Anecdotally, many obstetric anaesthetists seem quite ambivalent about the relative merits of the MAC. While the actual ‘maternal assisted’ component of the delivery might only last for a few seconds, obstetricians need to be aware that the MAC represents a significant change to a ‘standard’ caesarean procedure, which needs to be planned for and communicated across the entire perioperative team.

Reliable intravenous (IV) access and continuous accurate monitoring of vital signs are key priorities for essentially every anaesthetic procedure, including the MAC.

During any caesarean delivery, the anaesthetist needs to be able to ensure timely administration of fluids and medication, including fluids, vasopressor, antibiotics, antiemetics and uterotonics. For a MAC, I generally find placing the IV cannula in the mid-forearm, preferably away from both hand and cubital fossa, where it is particularly prone to kinking and/or dislodgement. I have never found it necessary to use other sites such as veins in the upper arm (above the elbow) or the lower limb. The IV site inevitably becomes totally inaccessible as it lies within the sterile field once the mother’s arms are cleaned and she is gowned and gloved. For these reasons, the IV needs to be carefully covered with large occlusive adhesive dressings and then reliably taped prior to sterilising the patient’s arms.

Once spinal anaesthesia has been established, it is important that the anaesthetist can carefully check the adequacy of the block prior to the patient donning sterile gloves and gown. Assessing the block becomes much more difficult once the patient’s arms and torso are covered with a sterile gown.

Continuous monitoring of vital signs is important during any caesarean. In my own practice, I have seen several cases where a change in pulse oximeter reading the first sign of an evolving obstetric crisis was, including anaphylaxis and amniotic fluid embolus. During a MAC, a digital pulse oximeter obviously can’t be used on the fingers as this is within the sterile field. I have found an ear probe to be a reasonable alternative. However, in an awake moving patient, the trace is often unreliable, and the probes tend to dislodge. Placing the probe on a toe can be a reasonable alternative if the monitoring cable is long enough to reach the feet. Non-invasive blood pressure monitoring can also be unreliable, particularly while the woman is elevating her hands and arms during the sterilising process.

It shouldn’t be forgotten that the emotional wellbeing of the partner/support person is an important additional responsibility of the entire team. Many partners are anxious about being in the operating room. The set up for a MAC usually means drapes are a lot lower than for a standard CS and therefore the partner can potentially directly visualise a lot more of the surgery than they otherwise might expect. This can lead to psychological, or in the event of syncope, actual physical injury.

While the MAC is an exciting innovation, there may be alternative approaches that are simpler and easier to implement, but still give women a meaningful sense of participation in their delivery. These might include using a mirror so the patient and partner can view the birth in real time, or removing one arm from the patient’s hospital gown so the baby can be lifted directly from the surgical field onto the patient’s exposed chest. In many instances, the latter approach seems to actually provide more immediate ‘skin to skin’ contact than a MAC, where the sterile gown often gets in the way.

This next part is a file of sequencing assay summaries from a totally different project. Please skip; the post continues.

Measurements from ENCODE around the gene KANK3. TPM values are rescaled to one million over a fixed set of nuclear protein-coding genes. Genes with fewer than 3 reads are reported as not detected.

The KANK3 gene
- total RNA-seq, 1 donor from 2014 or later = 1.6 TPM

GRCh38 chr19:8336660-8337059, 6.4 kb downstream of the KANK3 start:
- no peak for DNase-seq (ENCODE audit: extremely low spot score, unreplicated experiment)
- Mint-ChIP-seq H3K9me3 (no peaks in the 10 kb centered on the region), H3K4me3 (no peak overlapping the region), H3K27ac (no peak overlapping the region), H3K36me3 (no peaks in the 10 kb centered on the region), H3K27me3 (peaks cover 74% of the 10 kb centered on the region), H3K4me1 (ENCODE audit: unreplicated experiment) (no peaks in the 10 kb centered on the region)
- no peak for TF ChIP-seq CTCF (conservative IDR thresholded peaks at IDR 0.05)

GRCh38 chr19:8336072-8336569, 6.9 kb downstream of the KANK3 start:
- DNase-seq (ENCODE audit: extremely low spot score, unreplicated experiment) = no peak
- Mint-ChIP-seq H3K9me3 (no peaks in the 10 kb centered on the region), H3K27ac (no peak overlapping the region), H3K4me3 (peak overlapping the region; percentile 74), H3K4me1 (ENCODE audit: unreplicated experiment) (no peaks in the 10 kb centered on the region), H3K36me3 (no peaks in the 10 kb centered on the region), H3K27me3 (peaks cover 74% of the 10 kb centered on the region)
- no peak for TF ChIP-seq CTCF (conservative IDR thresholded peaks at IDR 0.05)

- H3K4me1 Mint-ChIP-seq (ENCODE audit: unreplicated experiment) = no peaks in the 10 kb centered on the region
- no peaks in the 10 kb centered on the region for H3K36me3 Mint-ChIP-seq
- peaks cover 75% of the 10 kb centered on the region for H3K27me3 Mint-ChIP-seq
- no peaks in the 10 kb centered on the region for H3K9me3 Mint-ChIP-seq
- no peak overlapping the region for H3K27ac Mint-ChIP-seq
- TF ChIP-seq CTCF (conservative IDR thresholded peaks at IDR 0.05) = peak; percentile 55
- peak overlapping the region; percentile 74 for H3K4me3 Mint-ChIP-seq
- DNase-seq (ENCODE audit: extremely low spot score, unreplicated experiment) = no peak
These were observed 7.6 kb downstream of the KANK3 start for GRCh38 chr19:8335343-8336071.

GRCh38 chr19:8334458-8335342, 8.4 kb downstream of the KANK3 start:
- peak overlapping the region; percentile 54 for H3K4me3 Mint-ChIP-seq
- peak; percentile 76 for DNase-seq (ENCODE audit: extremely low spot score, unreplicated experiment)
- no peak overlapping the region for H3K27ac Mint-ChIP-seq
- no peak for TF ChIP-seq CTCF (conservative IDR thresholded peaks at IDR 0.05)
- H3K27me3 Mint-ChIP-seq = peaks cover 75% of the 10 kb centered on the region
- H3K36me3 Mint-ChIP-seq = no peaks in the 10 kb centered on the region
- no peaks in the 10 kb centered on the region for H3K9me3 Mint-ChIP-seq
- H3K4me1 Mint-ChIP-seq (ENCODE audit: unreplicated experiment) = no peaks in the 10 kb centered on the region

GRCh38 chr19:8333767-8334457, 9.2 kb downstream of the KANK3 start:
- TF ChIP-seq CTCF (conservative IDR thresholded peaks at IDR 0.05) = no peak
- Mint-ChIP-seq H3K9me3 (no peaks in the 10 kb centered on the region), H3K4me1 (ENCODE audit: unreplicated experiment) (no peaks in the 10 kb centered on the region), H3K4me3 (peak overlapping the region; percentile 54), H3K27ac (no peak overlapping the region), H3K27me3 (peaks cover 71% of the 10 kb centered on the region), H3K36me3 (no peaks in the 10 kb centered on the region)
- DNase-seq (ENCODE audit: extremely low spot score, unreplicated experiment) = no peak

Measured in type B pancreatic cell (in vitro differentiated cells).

Suzanne Meharry with Tina Blacklock (out of the picture) and her baby twins during a maternally assisted caesarean.

Suzanne Meharry (far right) with Tina Blacklock (out of the picture) and her baby twins during a MAC, which took place at St John of God Mount Lawley Hospital in Western Australia.
Photo: Supplied by Suzanne Meharry

Dr Jenny Dowd
Obstetrician, MD, FRANZCOG

After performing hundreds of Caesars and having had two myself, I think the most important issue here is the patient’s sense of control. Either control in a physical sense or control over the way a decision is made. When a caesarean is deemed to be necessary or desirable, often when not expected or following a previously disappointing delivery, some women feel disconnected from the birth and the idea of pulling their baby onto their chest makes up for this perceived loss.

The concerns raised by some paediatricians relate to immediate assessment of how the baby transitions to the extra-uterine environment. In a standard caesarean the baby is handed to a paediatrician or midwife by the surgeon onto a sterile wrap. They can then be dried and stimulated and moved in a position to assess initial breathing and circulation, often very close to the mother. In a MAC, unless the paediatrician is also surgically scrubbed, they cannot closely interact with the newborn. The natural tendency of the mother is to pull the baby up onto her chest leading to the infant facing downwards, burrowing into the drapes and so initial status may not be easily assessed. As immediate skin to skin doesn’t happen on top of a surgical gown temperature loss may also be a problem.

When discussing a MAC, the issues to consider include how comfortable the patient and birth partner are watching a surgical process, the practicalities for theatre staff and other doctors involved, and any maternal medical concerns or anticipated difficulties with delivery.

Social media speeds up the dissemination of new ideas more quickly than some institutions can adapt to, and as with any new procedure the pressure to provide a different experience needs to be balanced against safety and efficiency. The risk is to jump on the bandwagon and not prepare patients or staff well enough. My practice has already had a woman come to us asking for an elective “normal” caesarean, as she felt pressured by her previous obstetrician to have a MAC after a long first labour and finding the experience of this birth traumatic.

Informed consent involves explaining the details and alternatives and should be undertaken antenatally, with MAC done as a scheduled procedure. A full consent process should include a discussion of alternatives that may achieve what the patient wants, such as observing the delivery with a mirror (which can be quickly removed if anyone feels overwhelmed) and then having true skin to skin without surgical gloves and gowns in the way.

Eventually, however, maternally assisted caesarean will find its niche and no doubt become routine for several planned surgical births.